|ELECTRONIC TOLL SYSTEM|
On December 1, 2019, the Czech Republic commissioned a new electronic toll system by the consortium of SkyToll and CzechToll. The world’s first generational replacement of a toll system took place under full operation of the original system with no transport restrictions. Thanks to the new satellite system, the government’s operating costs for toll collection will decrease by two thirds. The government’s investment in the new toll system will thus be repaid in the form of significant savings for operation and increased revenues from toll collection on newly charged 1st category roads, which extend on the total of 867 km, already in the first year of its operation.
In the Czech Republic, more than 2,400 kilometres of motorways and 1st category roads are currently subject to toll payment. The toll payment obligation applies to vehicles over 3.5 tonnes.
The consortium of Skytoll and CzechToll designed, built and commissioned a complete and fully operational electronic toll system within 14 months of signing the contract.
Our satellite toll collection technology functions on the principle of satellite navigation, thus recording the position of vehicles through a navigation device (On-Board Unit) inside the vehicle via satellites. This toll-collection technology provides maximum system flexibility in order to cope with the future growth in freight traffic and expansion of the road network.
The electronic toll system by CzechToll and SkyToll uses hybrid OBUs that integrate the following technologies:
The satellite toll system is fully prepared for interoperability not only with the countries adjacent to the Czech Republic, but also meets all the requirements of the European Electronic Toll Service based on the principle of “one contract – one OBU – several toll systems”. Thanks to the used technology, it can quickly and flexibly implement the upcoming changes and rules of the European Union in the field of pan-European transport policy.
The electronic toll system is a comprehensive information and communication technological system consisting of several information subsystems, and a number of specific applications that provide for all toll collection and enforcement operations. Vehicles subject to toll collection must be registered in the electronic system before entering the toll sections and must be fitted with a correctly installed OBU. That applies to hauliers’ vehicles even today, when the toll system is based on microwave technology. As a result, the switch to another system does not represent any major complication for hauliers – they will just simply replace the old “microwave” unit for a new one. The OBU will be rented to the hauliers against a deposit, just as before. The OBU unit includes current geographic information on the section of roads and motorways subject to the toll payment obligation and allows for their detection (so-called GEO model). While driving, it tracks the vehicle position data using the Global Navigation Satellite System and compares it with the data stored in the GEO model. As soon as the OBU algorithm records the vehicle’s journey on a toll section, it will create a record of this fact – the so-called toll event – in accordance with valid legislation. Toll events are transmitted to the central information system by means of GSM/GPRS technology, whereby the toll amount is calculated on the basis of the length and the type of section used and the relevant toll rates for that category of motor vehicle.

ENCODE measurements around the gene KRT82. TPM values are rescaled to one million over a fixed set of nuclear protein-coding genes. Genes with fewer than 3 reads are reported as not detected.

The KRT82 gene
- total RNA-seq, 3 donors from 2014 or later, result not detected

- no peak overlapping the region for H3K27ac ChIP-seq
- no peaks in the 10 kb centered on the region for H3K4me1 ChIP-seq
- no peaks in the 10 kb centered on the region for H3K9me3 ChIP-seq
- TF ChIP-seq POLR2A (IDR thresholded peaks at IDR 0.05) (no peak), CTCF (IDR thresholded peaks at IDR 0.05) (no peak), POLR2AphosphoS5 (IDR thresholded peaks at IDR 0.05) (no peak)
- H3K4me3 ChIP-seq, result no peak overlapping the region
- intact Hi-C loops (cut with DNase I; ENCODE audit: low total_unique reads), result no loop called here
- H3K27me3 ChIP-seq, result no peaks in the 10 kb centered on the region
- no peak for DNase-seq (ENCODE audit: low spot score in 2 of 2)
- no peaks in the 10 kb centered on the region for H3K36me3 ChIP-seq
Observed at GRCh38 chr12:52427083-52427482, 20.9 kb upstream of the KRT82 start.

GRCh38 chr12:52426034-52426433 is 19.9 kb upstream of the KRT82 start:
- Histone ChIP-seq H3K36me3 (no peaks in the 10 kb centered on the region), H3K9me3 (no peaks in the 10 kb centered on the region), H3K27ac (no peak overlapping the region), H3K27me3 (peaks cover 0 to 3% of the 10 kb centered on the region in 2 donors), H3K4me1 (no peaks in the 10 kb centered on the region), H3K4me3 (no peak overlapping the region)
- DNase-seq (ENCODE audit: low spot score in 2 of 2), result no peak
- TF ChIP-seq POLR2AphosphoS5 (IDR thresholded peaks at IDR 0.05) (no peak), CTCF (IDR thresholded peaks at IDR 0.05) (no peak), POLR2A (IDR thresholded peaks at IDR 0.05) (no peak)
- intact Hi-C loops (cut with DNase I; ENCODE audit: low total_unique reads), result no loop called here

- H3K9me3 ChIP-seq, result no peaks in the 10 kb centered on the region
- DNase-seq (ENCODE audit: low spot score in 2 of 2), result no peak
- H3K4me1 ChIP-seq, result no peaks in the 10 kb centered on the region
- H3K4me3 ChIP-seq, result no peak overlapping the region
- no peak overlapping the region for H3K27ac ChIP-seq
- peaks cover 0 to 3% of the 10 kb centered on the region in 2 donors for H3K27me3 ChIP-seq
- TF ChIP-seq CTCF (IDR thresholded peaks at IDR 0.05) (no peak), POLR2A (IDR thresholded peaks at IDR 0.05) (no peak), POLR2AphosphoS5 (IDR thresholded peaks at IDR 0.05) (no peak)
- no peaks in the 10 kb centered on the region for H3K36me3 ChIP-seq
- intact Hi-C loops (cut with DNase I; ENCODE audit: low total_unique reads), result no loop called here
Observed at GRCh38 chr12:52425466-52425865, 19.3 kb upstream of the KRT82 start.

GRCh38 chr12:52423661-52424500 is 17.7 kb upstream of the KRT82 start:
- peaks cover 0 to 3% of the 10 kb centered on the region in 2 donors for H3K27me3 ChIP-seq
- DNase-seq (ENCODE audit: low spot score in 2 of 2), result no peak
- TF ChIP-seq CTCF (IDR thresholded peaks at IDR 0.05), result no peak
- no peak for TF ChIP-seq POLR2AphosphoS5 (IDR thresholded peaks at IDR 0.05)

TOLL COLLECTION ENFORCEMENT
The toll collection enforcement is provided for by the system operator in cooperation with the Customs Administration. The microwave (DSRC) technology of the OBU allows communicating with a dedicated subsystem providing the toll collection enforcement. It also provides the enforcement of the toll payment obligation and other obligations under the Road Traffic Act, documents toll incidents and handles toll offences. The enforcement stations or patrol vehicles will create a vehicle passage record containing data from the OBU, photographs, the vehicle category and the number of axles detected by the laser system. The record is then checked in an application designated for it; the data obtained by an enforcement station is checked against the data recorded in the central system. The discovered discrepancies (the so-called toll incidents) are automatically sent to the central registry, where they are categorised and rechecked. Confirmed incidents are classified as toll offences and dealt with in accordance with valid legislation.